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Federation Chocolate - INNOV8RS Award Winners

Very proudly we have been notified that we are 2021 Tasmanian  Peugeot INNOV8RS.

The INNOV8RS is a national competition to find Australia’s most innovative small businesses. 

Read the full article here -

Federation Chocolate: artisan-made straight from the bean

Written by: Cec Busby

Australia has produced a plethora of artisan chocolatiers but what makes our TAS Innov8rs winner stand out from the rest is owner Maurice Curtis’s dedication to the craft. .... With Chooclate created from scratch. It’s a farm-to-table approach that ensures Federation Chocolate has control of the process from bean to bar.

It’s a labour of love for Maurice and his wife Helen, a fellow chocolate fanatic. The duo first purchased Federation Chocolate back in 2014. At the time Federation Chocolate was already a local legend. The factory produced commercial quantities of chocolate and was known for its basic chocolate blocks. However, Maurice and Helen had something else in mind for the business.

Federation chocolate

A colurful chocolate array

The couple decided their Willy Wonka dreams would be made of sweeter stuff.  In a quest to turn Federation Chocolate into one of the best chocolate producers in Australia, the pair turned to traditional methods. Nothing is done quickly at Federation. Each bespoke piece of chocolate-y goodness is lovingly made. And it all starts with the cacao bean.

Where other chocolatiers might just melt down someone else’s chocolate to produce their wares, at Federation it’s a painstaking process that begins with bean selection.

“Our cacao beans come from all over the world, from small farms where it is grown ethically and sustainably. The cacao beans are transported to Taranna in Tasmania where we hand sort, roast and break apart the bean, keeping the nib,” explains Maurice.

“We use 200-year-old chocolate-making techniques to make our chocolate.”

Federation chocolate uses stone ground beans

The chocolate making process in action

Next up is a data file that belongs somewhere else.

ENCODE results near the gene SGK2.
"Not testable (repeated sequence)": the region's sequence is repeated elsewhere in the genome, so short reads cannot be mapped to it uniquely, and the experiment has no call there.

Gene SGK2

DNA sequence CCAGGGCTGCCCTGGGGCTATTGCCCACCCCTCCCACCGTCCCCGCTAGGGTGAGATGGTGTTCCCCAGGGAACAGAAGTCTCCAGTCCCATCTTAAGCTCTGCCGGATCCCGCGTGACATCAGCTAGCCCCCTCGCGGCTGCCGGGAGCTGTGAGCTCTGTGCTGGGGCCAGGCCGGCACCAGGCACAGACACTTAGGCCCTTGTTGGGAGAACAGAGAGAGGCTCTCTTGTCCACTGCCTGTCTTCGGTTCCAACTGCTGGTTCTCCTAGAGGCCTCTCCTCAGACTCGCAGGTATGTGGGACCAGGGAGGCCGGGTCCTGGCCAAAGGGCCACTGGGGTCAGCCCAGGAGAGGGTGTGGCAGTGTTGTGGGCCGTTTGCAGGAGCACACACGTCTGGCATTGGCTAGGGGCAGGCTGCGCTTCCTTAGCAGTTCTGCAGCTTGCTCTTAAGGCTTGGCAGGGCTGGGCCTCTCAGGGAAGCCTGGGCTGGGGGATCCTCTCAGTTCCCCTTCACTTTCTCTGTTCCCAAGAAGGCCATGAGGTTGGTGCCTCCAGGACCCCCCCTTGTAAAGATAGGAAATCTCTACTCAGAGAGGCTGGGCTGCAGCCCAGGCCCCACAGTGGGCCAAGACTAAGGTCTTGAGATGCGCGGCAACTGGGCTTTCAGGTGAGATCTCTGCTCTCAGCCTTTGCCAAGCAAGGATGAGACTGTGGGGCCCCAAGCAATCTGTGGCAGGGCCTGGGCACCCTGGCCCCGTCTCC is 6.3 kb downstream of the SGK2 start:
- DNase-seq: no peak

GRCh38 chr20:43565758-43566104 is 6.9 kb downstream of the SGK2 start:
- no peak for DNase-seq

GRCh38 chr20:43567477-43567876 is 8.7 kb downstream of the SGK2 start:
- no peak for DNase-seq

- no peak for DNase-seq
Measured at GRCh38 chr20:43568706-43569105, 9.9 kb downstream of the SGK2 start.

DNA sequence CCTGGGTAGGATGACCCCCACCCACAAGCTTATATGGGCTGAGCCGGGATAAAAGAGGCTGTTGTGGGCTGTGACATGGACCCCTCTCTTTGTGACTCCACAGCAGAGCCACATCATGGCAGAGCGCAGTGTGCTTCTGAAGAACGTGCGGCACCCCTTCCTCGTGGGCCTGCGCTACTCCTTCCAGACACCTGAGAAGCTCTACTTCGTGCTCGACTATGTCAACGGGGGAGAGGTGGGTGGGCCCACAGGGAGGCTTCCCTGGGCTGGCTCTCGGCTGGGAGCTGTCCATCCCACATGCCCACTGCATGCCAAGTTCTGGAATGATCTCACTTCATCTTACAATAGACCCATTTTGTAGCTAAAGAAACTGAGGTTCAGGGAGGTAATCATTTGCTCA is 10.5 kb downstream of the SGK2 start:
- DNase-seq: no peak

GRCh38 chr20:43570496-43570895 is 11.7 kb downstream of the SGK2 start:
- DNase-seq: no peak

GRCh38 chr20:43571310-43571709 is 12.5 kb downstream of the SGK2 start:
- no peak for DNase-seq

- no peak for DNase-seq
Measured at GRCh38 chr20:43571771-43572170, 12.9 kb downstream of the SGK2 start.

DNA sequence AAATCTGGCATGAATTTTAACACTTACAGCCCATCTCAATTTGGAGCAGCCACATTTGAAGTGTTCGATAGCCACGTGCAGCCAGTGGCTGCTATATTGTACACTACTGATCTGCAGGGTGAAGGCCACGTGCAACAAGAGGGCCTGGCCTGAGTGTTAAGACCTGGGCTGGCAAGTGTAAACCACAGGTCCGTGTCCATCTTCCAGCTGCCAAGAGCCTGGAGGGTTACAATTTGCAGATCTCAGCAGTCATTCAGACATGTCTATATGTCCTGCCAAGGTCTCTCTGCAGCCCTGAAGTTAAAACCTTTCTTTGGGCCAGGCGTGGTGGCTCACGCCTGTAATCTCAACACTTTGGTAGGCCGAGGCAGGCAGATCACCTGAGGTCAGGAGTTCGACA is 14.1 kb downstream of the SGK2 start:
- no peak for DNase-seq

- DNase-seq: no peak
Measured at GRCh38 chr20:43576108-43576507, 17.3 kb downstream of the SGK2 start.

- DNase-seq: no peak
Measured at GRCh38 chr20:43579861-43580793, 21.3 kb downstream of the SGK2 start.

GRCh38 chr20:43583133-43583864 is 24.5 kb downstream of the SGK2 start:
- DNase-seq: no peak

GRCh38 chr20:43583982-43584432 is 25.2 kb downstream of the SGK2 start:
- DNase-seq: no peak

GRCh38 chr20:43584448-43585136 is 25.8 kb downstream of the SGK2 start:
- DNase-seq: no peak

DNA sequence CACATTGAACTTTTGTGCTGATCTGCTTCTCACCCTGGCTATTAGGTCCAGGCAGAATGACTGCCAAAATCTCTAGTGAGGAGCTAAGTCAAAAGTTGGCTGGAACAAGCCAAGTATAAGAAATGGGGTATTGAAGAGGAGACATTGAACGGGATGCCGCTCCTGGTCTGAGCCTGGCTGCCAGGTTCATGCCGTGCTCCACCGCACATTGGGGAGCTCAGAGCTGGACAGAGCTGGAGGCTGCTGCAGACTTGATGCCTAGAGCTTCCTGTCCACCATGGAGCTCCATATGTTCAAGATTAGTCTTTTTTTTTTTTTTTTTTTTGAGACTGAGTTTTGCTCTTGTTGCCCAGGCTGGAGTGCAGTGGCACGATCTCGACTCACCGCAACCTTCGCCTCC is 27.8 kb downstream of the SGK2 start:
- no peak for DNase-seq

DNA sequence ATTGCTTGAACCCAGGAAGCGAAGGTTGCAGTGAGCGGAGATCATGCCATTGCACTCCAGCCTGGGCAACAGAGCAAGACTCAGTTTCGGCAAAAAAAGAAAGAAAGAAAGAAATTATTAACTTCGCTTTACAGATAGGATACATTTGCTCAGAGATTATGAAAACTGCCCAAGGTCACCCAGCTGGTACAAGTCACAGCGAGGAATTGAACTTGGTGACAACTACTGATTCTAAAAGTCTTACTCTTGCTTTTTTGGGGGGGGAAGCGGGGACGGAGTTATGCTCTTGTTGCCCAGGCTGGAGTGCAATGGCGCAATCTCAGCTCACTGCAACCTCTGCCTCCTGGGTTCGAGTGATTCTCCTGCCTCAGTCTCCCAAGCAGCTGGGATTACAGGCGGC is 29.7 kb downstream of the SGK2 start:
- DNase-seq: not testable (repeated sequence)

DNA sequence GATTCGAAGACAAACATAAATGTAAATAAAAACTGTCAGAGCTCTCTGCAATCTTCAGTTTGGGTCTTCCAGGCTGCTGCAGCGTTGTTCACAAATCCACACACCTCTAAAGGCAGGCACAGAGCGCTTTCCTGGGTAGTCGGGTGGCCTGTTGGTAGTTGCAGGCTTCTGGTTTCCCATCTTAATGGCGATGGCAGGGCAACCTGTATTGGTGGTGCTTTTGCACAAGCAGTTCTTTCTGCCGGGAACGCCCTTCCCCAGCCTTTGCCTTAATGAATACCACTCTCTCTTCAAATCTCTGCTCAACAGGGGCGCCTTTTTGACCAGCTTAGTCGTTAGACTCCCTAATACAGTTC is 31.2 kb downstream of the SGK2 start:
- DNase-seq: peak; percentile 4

And what a technique. The work begins even before the bean lands at Federation. The cacao pods are harvested, pulped, fermented for up to ten days then dried in the sun for a week before being bagged and shipped to Australia.

“Once we receive the beans, we sort and roast them before removing their husks to create cacao nibs. These nibs are then stone ground for a varying amount of time to create chocolate liquor. In the process of grinding the nibs it releases fat from the cacao creating the chocolate liquid,” explains Maurice.

This liquor is then aged for between two weeks or three months depending on the flavour profile and used as the main ingredient in Federation’s chocolate bars.

“Each bean supplier grows their beans in a different region and microclimate. This then translates into different levels of fat and cacao in the bean, which comes through in the flavour of the chocolate liquor. By then managing the length of aging applied to the liquor, we can create some wonderful and unique flavours in our chocolate.”

fedration chocolate is handamde and delicious

A sample of Federation’s delicious bespoke chocolate truffles.

Tantamount to this process is the sourcing of their beans. While chocolate may be sweet, its production has a long and often unethical history. The Curtis’s wanted no part in this.

“One of the difficult things with the supply chain is you can never really tell where something comes from. A lot of the difficulties with chocolate is a lot of farms where cacao is grown, deal with unethical farming, using child labour and aren’t sustainable.

“So, for us, it became paramount that if we were to sell a product everyone enjoys, it couldn’t cause harm. We trace where every ingredient comes from, making sure that slavery and child labour is not used in the creation of any of our special products.”

The Curtis’s want all Australians to share their passion for ethical and sustainably produced chocolate. To educate the public they have thrown open the doors to their factory. Visitors can see every step of the chocolate-making process.

“We use the opportunity to inform and educate visitors on the process of making chocolate and why small-batch chocolate makers are so important,” Maurice says